Giannini v. Rosenberg, No. 11-3542 (June 8, 2012 D.N.J.) is a case which examines the process of bringing a malpractice suit while an ethics charge is still pending. This case is being presented to show the various levels of complaints which are available to Plaintiffs as well as how the systems work in harmony when discussing Constitutional claims.
The suit was based on a tangential relationship between the plaintiff and the defendant. The plaintiff was formerly a head of a home-owner's association, which was subsequently represented by the defendant. Eventually, the attorney discovered a financial problem which originated during the Plaintiff's term. As a result, the defendant, Rosenberg, sued Giannini for the missing money. Giannini claimed that she had maintained a 25 year client/attorney relationship with Rosenberg based in large part on his representation of the association which was tantamount to representing her as an individual.
Furthermore, in the lawsuit between Giannini and Rosenberg, the plaintiff was represented by her brother, a New Jersey licensed attorney. Giannini lost the lawsuit alleging her of financial malfeasance, and when judgment was issued, her brother moved to dismiss the judgment. It was these motions which Rosenberg believed to support an ethics charge with the State of New Jersey. Giannini's brother believed the ethics investigation was a Constitutional violation, and thus filed a charge of legal malpractice against Rosenberg. The court declined to hear the case concerning the legal malpractice claim, but the question is why?
The primary reason the court declined to hear the legal malpractice claims, and the subsequent charges regarding ethics violations by Giannini against Rosenberg was because of a case called Younger v. Harris, 401 U.S. 37 (1971). Since part of Giannini's case involved charges of constitutional violations based on the state law action, the state court had to rule on the ethics charges first. Younger instructs that a federal court abstain to afford a state a chance to interpret its own rules of law in "the face of a Constitutional challenge."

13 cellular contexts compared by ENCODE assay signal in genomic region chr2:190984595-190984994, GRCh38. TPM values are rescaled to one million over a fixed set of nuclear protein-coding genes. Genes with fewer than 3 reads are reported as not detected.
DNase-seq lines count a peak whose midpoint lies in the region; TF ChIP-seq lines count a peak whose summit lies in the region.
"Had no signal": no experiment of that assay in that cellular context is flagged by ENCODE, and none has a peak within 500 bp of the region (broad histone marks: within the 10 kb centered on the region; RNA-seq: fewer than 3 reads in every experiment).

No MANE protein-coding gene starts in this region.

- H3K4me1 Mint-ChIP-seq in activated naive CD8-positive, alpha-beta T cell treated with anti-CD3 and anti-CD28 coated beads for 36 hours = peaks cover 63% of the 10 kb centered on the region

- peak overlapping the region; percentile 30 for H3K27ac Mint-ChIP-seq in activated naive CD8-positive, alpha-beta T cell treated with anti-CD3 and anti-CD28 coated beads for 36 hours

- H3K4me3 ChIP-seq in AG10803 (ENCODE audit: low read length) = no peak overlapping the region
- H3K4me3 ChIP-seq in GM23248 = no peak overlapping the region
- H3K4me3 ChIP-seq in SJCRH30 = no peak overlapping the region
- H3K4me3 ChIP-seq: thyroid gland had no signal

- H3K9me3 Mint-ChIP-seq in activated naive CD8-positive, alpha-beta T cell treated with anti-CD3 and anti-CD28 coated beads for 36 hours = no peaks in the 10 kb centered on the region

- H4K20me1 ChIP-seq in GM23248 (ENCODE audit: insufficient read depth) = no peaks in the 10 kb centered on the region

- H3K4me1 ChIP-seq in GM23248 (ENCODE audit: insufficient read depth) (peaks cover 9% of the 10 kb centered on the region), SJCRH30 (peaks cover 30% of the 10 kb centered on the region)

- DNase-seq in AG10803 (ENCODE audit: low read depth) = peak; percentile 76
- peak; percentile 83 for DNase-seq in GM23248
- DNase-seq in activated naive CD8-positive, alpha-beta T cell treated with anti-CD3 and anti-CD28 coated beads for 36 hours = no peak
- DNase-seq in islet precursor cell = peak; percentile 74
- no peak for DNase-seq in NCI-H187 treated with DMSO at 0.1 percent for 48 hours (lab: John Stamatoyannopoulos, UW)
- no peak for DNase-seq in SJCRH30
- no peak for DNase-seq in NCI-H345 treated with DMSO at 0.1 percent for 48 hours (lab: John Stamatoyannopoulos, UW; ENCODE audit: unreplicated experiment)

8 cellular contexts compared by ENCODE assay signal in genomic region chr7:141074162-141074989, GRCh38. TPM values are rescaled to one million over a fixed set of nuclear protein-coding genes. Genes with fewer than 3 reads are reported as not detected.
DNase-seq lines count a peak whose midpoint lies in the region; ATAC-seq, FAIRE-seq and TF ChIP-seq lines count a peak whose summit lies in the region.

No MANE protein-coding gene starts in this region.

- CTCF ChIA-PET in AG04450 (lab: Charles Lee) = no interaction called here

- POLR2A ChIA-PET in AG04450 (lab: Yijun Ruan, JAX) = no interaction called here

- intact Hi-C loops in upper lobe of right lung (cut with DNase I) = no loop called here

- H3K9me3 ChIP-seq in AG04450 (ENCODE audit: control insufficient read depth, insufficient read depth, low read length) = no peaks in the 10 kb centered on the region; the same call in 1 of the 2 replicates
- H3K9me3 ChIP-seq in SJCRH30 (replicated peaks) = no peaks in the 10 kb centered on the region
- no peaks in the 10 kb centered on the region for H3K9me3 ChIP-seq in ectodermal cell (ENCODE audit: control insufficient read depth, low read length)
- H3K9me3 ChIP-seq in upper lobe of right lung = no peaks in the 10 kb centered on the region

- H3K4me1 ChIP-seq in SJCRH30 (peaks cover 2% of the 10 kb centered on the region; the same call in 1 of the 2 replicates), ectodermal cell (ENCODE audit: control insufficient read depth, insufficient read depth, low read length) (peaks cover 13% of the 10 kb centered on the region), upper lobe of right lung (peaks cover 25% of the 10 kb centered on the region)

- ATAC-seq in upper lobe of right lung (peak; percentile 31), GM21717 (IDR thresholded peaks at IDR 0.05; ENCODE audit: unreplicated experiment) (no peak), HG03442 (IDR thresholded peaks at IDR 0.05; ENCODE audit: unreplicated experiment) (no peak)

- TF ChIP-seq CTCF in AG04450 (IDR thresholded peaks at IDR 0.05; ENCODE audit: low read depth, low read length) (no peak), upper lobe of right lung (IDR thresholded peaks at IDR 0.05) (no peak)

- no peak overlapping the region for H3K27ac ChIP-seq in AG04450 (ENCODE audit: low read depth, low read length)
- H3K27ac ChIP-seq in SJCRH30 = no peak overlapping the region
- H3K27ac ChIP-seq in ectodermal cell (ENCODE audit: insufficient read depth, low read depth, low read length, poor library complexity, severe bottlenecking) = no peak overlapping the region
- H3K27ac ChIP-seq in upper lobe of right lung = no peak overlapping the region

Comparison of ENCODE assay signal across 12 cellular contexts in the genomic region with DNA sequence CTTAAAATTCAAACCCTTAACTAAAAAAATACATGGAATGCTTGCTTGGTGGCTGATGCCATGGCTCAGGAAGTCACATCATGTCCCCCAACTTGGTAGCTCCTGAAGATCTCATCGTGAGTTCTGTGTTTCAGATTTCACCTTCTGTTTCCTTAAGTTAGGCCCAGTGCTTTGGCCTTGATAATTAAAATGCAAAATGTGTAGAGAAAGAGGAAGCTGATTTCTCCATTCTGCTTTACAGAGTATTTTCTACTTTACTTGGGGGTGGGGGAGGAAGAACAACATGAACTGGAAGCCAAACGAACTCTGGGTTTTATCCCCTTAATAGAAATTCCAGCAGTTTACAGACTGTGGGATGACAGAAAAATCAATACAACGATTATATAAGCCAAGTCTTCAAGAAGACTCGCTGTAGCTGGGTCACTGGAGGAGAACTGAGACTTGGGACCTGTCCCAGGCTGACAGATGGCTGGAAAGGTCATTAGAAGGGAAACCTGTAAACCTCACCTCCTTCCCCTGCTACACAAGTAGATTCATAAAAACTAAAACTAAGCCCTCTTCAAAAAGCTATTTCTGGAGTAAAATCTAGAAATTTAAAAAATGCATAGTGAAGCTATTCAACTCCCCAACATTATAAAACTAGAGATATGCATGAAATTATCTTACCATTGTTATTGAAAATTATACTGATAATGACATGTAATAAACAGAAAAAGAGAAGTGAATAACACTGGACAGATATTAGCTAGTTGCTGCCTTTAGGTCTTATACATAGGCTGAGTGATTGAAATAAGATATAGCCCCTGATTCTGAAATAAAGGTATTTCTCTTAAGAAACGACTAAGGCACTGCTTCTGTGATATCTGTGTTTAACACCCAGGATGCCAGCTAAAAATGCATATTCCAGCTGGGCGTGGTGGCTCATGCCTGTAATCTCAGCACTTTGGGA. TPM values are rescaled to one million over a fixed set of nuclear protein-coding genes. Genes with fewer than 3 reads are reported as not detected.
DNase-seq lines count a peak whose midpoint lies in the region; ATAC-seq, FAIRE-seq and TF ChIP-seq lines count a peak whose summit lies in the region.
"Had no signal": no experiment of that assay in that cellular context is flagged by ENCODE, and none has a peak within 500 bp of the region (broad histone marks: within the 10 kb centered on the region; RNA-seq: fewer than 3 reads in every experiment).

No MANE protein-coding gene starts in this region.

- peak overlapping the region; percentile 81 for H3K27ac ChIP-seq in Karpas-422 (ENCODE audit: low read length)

In Younger, which this court followed, the Justices noted the responsibility of State governments in regulating the practice of law. Thus, the State of New Jersey theoretically gets first dibs on any case alleging malpractice by an attorney. This is because the Constitution of New Jersey vests attorney disciplinary authority in the State Supreme Court. Thus, when a person files an ethics complaint against an attorney,New Jersey considers it as a complaint filed with the State Supreme Court. If a person's Constitutional claims against an ethics committee or arising from their practices can be decided by a State Supreme court without dangers of unfair prejudice, the federal courts should abstain from hearing the case.
Part of the malpractice case filed by Giannini involved a claim of civil conspiracy between Rosenberg and a State disciplinary board attorney. There was a decision at the time of the suit, however, Giannini appealed the case, and thus it was pending at the time of this decision. The federal court then pared the case down to two questions which required answers from the New Jersey Supreme Court. The first question to be answered was whether Giannini deserved sanctions based on his behavior, and the second was whether he was a victim of Constitutional violations during the ethics hearing. Giannini failed to provide the court with any reason why New Jersey could not handle that investigation, and thus the federal court refused to hear his claim.
Giannini did raise one more issue, that Rosenberg and the ethics investigation attorney were not parties to the board hearing. However, the court found that any ethics hearing would also be a ruling on the appropriateness of those people, since if there was a Constitutional violation, those parties would be responsible. Those findings were necessarily intertwined with the ethics case, thus any ruling, according to the federal court would be taking away state jurisdiction. The court based their refusal to hear the legal malpractice issue on the same grounds, that State law was primarily involved, and any case would be taking jurisdiction from the proper court.
Overall, the importance of this case is that Giannini jumped the gun slightly. Had he waited until the end of his appeal, perhaps the court would have heard the case. However, because of the filing of claims in the New Jersey Supreme Court, any action by a court outside the State of New Jersey court system would have been premature, and any ruling likely overturned.